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From the Publisher’s Website:
In 18th century London the glamorous Drury Lane and Covent Garden theatres were all the rage, beckoning every young actor, actress, playwright, and performer with the lure of the stage lights. But competition and back-biting between theatre owners, patrons, actors, and writers left aspiring playwrights with their work stolen, profits withheld, and reputations on the line. For a female, things were harder still, as the chances of a “petticoat playwright” getting past the government censor was slim.
In this exciting and cutthroat world, a young woman with a skill for writing and an ambition to see her work performed could rise to glory, or could lose all in the blink of an eye…
In Ciji Ware’s signature style, real-life characters of the day create a backdrop for a portrait of a glittering era, a love story, and a compelling glimpse into what life was like for a strong and independent-minded woman in an emphatically man’s world.
About the Author:
In addition to her career as a novelist, Ciji Ware was a reporter and commentator on radio and television in Los Angeles for more than twenty years. She majored in history and was the first woman graduate of Harvard College to serve as president of the University’s worldwide Harvard Alumni Association. Her numerous awards include an Emmy, and a Dupont for her television work, a Silver Gavel for magazine journalism, and the Dorothy Parker Award of Excellence for her historical novel, Island of the Swans. Ciji is also a sought-after event speaker, print journalist, and the author of 6 historical novels, as well as the nonfiction work Rightsizing Your Life –selected by the Wall Street Journal as one of the “Top 5 Books on Retirement” for 2007. She lives with her husband, Internet Marketing executive Tony Cook, in the maritime village of Sausalito, seven minutes across the Golden Gate Bridge from San Francisco. She often commutes to New York to visit her grown son and daughter-in-law.
This is a tale of a young woman who finds herself without her father. A young woman who was brought up educated at a time when women were not thought to have brains. After her father is arrested for selling books the church finds offensive Sophie writes a tract against those that convicted him and finds herself in serious trouble. Helped out of town by her actor friend she runs to London to seek out her aunt and uncle only to find more problems. Being strong and smart Sophie uses her writing and print making skills to survive.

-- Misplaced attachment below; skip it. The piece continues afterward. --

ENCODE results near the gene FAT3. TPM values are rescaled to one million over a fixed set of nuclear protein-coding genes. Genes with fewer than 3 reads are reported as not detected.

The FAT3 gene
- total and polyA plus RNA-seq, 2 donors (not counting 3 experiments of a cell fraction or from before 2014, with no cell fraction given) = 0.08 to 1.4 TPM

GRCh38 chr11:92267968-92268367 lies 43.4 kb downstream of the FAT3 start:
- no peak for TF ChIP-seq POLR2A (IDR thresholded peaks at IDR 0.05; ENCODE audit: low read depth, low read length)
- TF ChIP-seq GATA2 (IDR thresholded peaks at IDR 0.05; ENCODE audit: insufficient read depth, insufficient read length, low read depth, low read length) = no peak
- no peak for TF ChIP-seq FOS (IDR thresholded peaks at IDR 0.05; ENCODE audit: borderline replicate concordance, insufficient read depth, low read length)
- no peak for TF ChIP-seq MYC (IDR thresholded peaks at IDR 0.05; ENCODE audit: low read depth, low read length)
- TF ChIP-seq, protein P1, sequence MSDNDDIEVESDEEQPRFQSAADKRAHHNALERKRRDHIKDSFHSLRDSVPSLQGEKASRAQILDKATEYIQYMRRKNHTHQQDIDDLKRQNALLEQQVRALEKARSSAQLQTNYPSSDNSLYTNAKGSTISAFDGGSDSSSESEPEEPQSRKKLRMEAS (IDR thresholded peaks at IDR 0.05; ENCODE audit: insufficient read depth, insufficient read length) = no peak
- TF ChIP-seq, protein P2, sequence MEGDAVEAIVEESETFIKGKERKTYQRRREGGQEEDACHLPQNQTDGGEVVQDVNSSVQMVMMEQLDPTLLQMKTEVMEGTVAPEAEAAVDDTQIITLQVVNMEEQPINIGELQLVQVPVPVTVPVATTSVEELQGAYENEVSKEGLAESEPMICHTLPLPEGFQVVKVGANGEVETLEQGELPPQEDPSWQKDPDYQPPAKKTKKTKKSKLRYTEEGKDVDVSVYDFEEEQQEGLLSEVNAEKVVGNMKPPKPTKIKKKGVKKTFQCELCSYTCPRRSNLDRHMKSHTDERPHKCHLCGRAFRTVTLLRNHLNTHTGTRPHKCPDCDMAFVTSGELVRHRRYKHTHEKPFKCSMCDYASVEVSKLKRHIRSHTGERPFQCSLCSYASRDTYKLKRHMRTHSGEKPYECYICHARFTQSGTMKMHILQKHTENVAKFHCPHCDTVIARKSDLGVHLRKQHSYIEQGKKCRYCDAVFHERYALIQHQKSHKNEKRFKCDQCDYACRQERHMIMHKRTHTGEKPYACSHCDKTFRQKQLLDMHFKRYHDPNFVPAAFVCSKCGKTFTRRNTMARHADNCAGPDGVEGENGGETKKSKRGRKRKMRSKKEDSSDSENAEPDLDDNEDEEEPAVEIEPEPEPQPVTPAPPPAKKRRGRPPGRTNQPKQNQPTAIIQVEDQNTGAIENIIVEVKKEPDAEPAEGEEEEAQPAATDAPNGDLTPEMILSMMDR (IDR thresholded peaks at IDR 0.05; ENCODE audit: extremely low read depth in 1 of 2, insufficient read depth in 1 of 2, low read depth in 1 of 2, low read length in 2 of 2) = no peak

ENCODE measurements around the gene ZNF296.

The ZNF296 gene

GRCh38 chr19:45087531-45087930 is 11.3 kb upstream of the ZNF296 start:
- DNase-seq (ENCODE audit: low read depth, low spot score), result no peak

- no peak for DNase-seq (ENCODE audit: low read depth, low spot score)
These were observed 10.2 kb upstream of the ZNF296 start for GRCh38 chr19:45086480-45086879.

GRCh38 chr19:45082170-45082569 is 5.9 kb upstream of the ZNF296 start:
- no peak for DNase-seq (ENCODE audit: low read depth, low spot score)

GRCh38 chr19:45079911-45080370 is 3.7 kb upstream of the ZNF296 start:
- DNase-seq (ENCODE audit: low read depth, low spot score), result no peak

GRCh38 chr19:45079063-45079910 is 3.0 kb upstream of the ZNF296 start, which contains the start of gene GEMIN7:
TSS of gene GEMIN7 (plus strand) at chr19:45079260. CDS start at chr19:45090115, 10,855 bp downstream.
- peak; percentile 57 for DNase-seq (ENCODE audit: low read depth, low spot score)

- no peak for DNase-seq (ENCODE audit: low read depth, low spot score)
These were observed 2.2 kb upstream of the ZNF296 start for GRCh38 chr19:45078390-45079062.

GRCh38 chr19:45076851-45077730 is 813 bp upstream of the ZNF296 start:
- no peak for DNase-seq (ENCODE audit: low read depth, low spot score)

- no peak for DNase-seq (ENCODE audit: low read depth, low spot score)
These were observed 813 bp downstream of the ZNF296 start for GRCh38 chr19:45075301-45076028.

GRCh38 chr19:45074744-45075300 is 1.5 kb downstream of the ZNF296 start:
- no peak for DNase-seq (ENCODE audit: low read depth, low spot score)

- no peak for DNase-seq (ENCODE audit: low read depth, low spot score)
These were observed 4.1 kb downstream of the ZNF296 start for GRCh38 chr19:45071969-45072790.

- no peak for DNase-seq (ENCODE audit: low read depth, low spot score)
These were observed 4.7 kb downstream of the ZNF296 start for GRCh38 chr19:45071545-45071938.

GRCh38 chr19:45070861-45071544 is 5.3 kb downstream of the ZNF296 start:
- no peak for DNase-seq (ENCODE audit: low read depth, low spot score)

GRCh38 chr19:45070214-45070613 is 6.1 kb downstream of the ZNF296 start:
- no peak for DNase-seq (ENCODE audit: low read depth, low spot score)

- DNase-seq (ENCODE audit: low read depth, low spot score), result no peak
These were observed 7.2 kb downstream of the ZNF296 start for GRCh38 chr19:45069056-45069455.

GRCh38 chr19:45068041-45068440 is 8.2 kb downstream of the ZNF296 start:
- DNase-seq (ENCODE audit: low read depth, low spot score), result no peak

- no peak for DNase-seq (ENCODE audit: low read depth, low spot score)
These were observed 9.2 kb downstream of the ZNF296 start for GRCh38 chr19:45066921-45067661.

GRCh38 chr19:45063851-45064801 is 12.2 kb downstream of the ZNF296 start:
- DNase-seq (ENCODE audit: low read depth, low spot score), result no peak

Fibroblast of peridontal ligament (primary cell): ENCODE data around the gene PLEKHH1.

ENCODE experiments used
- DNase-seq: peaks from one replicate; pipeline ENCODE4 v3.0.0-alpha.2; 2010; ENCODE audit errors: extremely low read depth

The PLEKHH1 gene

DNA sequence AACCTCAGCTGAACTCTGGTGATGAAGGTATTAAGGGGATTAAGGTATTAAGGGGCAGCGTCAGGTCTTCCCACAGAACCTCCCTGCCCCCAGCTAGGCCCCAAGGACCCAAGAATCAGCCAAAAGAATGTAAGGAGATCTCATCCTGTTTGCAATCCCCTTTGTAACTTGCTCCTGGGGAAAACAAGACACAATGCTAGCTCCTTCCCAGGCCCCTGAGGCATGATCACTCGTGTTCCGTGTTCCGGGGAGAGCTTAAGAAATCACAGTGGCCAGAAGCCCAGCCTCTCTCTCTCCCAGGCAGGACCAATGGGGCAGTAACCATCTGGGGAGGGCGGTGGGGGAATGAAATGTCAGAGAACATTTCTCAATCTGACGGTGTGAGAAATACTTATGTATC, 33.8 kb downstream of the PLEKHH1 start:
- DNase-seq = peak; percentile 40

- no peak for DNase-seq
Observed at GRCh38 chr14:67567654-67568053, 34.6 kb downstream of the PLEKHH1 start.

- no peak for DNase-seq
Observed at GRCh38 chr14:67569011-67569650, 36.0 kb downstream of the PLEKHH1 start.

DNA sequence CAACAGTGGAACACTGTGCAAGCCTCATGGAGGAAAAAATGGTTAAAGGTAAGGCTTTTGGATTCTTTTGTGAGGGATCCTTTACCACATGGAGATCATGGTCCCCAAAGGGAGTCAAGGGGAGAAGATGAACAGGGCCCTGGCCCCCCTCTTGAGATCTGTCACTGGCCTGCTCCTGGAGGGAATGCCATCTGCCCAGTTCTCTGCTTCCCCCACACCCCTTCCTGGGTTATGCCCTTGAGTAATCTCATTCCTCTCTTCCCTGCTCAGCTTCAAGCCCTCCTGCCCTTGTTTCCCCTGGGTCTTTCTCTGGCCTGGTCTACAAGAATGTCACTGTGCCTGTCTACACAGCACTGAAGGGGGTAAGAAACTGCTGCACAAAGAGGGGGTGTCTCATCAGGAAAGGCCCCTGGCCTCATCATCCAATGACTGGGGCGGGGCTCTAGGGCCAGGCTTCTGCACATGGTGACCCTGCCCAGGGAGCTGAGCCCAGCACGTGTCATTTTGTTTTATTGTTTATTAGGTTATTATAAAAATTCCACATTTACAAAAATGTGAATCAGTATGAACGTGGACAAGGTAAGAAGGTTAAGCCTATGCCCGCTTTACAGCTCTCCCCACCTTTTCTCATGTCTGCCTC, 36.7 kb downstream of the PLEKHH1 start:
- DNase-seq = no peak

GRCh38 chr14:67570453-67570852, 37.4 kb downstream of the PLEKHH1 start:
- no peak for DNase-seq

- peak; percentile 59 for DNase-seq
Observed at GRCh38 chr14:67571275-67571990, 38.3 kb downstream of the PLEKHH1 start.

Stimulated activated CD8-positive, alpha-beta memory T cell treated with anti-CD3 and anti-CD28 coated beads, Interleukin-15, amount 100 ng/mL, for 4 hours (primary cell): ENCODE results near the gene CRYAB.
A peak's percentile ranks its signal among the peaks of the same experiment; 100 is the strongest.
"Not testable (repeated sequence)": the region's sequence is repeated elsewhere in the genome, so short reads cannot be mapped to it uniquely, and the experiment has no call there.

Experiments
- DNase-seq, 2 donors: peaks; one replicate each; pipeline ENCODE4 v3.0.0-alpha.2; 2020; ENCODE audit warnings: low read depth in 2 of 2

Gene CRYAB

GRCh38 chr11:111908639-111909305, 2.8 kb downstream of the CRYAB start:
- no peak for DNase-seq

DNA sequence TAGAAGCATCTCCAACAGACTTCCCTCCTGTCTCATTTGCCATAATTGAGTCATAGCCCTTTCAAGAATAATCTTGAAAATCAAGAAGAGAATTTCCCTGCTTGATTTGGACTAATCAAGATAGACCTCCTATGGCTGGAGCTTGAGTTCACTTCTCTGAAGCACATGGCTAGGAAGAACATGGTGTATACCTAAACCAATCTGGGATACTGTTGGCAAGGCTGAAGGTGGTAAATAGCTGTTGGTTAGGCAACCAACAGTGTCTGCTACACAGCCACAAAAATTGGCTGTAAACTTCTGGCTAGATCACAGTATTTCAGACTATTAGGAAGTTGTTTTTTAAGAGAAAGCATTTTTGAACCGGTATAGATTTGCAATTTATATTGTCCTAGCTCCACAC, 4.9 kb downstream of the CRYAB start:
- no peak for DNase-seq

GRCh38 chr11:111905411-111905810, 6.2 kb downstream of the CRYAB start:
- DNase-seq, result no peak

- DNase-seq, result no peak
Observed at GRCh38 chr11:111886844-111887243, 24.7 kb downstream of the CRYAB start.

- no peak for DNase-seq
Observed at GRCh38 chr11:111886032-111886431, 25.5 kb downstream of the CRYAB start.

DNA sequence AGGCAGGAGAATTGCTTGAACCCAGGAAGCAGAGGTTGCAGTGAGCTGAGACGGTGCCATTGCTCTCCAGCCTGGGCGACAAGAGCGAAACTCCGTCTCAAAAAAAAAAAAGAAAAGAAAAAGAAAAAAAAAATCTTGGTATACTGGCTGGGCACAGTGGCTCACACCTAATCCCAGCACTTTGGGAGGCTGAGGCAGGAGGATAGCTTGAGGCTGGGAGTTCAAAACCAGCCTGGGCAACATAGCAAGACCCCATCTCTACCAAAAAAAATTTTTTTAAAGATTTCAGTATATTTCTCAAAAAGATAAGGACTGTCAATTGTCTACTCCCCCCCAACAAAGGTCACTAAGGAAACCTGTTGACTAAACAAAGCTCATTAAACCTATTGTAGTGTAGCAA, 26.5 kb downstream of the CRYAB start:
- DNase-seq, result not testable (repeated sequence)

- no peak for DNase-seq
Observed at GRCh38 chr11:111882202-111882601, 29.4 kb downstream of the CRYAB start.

Ms. Ware’s writing style is such that you find yourself drawn into the time period. It was rather like watching a movie in my head. Her descriptions of place, attire and even persons are detailed but not so that you feel like you are reading a list. It’s all drawn together so well in the whole of the story. The characters are well conceived and interesting. I did get a bit annoyed with Sophie though; as smart as she was portrayed to be it seemed she just never learned when it came to men. I also found it a touch hard to believe a young girl would survive so unscathed in this time period. But those minor niggling thoughts aside I thoroughly enjoyed this book.
I was not aware that there were so many female playwrights in this time period. It did not surprise me that they were looked down upon and generally dismissed. The descriptions of the theatres and the backstage goings on were fascinating and added so much to the story. I am a theatre lover so it doesn’t matter the time – a play is a play!
The central love story was full of challenges. I truly wonder if two people would really survive what these two went through over the course of so many years. There was an appalling lack of communication although I suppose back in this time period women WERE supposed to be seen and not heard. heh.
Wicked Company is available at Sourcebooks and
Wicked Company is available at Amazon.com
Disclosure: I received a gratis copy of Wicked Company from Sourcebooks. Any opinions expressed are my honest opinions and were not impacted by my receipt of the free book. I received no monetary compensation for this post.